They thought it was all over: The year of the photo-finish: Twenty- two yards from the end of the world

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The Independent Online
IN FRONT of South Africa's dressing room the players were ecstatic. Lance Klusener had clubbed two fours in succession, the scores were level in the World Cup semi-final, there were four balls left to acquire a measly single and Klusener was not only on strike, he was on fire. As far as South Africa were concerned they were in the final.

There is a screen in that part of the players' area at Edgbaston and behind it sat South Africa's coach, Bob Woolmer. He was discomfited by the premature back- slapping. One run was still required. "I appealed for everybody to calm down," he recalls. "While Australia were staring down a gun barrel the game wasn't over yet and I thought it would be a good idea for everybody to sit down."

For all his caution, Woolmer cannot have imagined his prescience. What happened next immediately entered folklore. After a long gap, Australia were ready to bowl the third ball of the final over. Damien Fleming came round the wicket. Klusener dug it out to a fielder and there ensued a huge mix-up. The non-striker, Allan Donald, set off, Kluesner did not. The Aussies missed the stumps, Donald scrambled back.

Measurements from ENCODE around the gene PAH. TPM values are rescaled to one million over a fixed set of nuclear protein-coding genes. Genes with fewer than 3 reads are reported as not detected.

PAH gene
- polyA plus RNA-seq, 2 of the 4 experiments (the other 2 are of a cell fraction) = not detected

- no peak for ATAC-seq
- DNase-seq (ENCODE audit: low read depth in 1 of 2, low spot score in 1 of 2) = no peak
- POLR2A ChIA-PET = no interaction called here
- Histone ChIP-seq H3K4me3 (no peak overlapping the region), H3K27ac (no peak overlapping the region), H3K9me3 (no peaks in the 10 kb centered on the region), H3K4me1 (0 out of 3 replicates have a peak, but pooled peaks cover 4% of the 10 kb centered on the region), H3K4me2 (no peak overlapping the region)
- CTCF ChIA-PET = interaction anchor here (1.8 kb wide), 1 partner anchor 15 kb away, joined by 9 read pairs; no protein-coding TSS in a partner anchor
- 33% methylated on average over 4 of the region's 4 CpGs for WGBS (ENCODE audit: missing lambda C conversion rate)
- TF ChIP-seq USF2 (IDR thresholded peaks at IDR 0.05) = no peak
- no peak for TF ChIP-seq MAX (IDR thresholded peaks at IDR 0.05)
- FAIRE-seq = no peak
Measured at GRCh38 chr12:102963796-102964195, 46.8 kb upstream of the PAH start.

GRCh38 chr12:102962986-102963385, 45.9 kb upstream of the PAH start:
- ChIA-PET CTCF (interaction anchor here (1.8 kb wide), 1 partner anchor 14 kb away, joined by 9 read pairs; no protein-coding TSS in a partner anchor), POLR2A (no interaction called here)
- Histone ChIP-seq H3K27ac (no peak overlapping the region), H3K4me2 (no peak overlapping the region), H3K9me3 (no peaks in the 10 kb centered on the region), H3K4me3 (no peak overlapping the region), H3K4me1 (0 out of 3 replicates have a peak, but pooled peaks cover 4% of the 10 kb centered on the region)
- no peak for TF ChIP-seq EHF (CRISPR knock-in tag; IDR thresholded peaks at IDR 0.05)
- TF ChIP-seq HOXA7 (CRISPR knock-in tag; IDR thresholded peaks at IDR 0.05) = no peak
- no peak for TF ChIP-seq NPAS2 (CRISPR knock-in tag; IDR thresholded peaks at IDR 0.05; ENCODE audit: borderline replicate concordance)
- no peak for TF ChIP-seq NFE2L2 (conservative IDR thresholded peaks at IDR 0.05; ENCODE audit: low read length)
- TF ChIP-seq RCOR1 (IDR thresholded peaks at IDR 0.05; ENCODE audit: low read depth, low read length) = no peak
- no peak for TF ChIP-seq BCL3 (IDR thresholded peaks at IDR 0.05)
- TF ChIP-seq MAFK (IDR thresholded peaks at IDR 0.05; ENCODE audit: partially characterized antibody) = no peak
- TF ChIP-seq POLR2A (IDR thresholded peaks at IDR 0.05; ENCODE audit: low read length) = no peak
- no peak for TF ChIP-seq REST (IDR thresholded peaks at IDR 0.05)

"It was quiet in the dressing room then all right but we still felt one run and three balls with Klusener facing made us favourites," remembers Woolmer. "It was a game we'd been winning for most of the way. Steve Waugh said at the time that while their last chance might have gone by then he felt as though something would happen. As always he was right."

Klusener and Donald did not confer - "there was no communication between the two, Lance thought he'd better go along with Allan, and Allan thought he'd better trust Lance's judgement" - and the result was disastrous. This time Klusener set off, Donald did not and eventually, heart-breakingly found himself run out as the Aussie fielders kept their nerve.

For 45 minutes, South Africa's dressing room was silent, a noiselessness made all the more eerie by the jubilant sounds from next door. At one point, Woolmer, who was departing as coach, went round and tried to wish farewell to his players while stressing how well they had done. It was too soon.

"Players were in tears, Klusener, Donald, Jacques Kallis, I remember. Eventually, Ali Bacher [the head of the country's cricket board] came in and Hansie Cronje, the captain, came back from a press conference and with his lips trembling said how proud he was of the players and they would learn from the experience."

Woolmer could not bear being alone, brooding that night. He asked Cronje to dinner but Cronje was with his wife. Eventually, he met up with an old friend and they shared a bottle of champagne, toasting a wonderful game of cricket. The next day he spoke about it on television but these were all useless attempts to purge himself of the memory.

"The nightmares have stopped now," Woolmer said, "but that took three months and it will stay ingrained on my mind forever."